This weekend, the Gold Town Nickelodeon in Juneau, Alaska, will be showing one of Ingmar Bergman’s most fascinating films, The Magic Flute. In the film, which is an exquisite reimagining of Mozart’s 1791 opera of the same title, Bergman adeptly masters the art of the opera film with help from his longtime collaborator, the legendary Swedish cinematographer Sven Nykvist, and from pioneering choreographer Donya Feuer. Originally made for Swedish television, Bergman’s take on this fantastical Mozart opera relates the tale of a prince’s quest to rescue a beautiful princess from the clutches of her villainous parents. Alaskans can see the dazzling 1975 film in a matinée showing this Saturday. In the meantime, give a read to Peter Cowie’s insightful essay on the beloved work, written in 2000 for our DVD release of the film.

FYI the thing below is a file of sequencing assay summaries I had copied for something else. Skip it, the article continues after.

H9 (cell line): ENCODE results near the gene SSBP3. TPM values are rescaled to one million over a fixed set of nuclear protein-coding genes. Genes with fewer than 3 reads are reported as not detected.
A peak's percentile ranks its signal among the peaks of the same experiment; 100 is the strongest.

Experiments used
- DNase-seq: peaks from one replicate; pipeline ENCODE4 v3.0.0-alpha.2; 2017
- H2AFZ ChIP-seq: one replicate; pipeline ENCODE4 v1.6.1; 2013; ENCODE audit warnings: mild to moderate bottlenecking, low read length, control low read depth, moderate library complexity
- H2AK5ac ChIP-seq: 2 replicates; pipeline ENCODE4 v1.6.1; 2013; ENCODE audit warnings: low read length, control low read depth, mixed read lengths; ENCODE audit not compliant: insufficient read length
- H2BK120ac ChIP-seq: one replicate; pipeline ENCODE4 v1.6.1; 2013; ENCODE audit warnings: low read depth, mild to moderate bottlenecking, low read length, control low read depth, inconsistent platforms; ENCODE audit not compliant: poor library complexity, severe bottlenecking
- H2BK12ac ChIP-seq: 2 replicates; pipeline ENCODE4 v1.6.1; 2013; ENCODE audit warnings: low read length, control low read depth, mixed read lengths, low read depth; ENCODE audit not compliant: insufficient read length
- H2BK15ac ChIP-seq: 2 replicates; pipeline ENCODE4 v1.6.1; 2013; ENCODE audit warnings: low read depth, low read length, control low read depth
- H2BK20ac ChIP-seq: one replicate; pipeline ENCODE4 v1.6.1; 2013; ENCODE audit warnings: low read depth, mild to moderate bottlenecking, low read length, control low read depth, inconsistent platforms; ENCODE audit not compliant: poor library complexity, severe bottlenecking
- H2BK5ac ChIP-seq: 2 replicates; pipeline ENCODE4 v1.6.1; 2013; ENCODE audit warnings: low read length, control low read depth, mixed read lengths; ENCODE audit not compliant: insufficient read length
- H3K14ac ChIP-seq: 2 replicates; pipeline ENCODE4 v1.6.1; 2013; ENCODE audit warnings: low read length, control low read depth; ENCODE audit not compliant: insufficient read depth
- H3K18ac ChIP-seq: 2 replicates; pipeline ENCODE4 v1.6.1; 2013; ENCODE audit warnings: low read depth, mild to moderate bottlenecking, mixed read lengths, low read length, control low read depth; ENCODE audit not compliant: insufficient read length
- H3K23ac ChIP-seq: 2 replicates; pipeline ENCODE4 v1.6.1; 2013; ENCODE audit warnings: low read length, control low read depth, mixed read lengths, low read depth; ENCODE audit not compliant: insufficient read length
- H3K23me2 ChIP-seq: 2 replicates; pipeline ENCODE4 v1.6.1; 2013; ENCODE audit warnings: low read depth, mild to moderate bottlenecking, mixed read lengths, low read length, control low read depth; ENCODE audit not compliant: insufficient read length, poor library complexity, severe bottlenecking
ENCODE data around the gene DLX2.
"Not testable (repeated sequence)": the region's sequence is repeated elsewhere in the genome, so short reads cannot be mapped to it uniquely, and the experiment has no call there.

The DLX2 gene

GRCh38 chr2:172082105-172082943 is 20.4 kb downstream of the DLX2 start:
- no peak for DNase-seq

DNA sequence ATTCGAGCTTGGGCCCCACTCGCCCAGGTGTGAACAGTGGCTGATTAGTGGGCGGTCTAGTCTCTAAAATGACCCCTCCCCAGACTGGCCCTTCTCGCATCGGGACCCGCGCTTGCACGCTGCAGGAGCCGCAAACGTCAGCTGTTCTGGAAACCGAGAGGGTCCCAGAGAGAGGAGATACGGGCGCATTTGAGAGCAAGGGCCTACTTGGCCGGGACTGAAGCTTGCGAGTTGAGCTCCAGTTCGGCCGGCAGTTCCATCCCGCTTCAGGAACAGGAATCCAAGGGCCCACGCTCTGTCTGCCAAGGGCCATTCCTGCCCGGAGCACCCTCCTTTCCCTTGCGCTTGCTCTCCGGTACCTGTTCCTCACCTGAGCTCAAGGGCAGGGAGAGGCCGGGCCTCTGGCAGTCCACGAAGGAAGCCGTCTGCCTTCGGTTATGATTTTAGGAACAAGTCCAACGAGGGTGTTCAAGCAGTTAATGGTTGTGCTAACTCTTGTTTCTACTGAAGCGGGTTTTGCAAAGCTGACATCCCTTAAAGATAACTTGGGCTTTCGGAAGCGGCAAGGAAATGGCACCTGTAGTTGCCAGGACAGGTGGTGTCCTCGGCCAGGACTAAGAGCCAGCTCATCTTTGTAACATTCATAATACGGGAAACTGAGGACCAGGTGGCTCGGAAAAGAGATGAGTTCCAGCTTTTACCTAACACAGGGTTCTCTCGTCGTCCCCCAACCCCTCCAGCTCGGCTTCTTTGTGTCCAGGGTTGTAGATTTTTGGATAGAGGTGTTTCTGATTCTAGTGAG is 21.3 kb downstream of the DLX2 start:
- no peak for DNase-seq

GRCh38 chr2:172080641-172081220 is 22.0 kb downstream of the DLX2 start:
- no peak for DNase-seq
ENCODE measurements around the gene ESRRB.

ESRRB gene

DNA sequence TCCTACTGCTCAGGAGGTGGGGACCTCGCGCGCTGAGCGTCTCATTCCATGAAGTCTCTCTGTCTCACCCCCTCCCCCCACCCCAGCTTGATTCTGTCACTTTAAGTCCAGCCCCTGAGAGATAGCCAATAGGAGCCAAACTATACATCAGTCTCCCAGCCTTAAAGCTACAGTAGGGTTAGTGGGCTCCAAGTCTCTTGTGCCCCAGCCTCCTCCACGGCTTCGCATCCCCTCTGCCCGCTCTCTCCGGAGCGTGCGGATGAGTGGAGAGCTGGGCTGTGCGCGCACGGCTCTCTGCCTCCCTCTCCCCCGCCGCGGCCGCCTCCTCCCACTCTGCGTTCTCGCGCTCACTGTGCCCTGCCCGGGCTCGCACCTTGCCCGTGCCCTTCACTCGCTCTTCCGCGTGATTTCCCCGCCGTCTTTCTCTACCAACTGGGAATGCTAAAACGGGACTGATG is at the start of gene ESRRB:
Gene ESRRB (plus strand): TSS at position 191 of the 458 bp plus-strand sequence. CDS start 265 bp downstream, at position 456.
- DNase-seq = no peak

An Antiwar Film for the Ages Returns to Theaters
Elem Klimov’s devastating chronicle of World War II, Come and See, is back on the big screen in a new restoration. Here’s what the critics have to say about this Soviet masterpiece.
Two Stark Visions of the American Underbelly Hit the Big Screen
A new restoration of the groundbreaking vérité documentary Streetwise joins its companion piece, Tiny: the Life of Eric Blackwell, at New York’s Metrograph theater this weekend.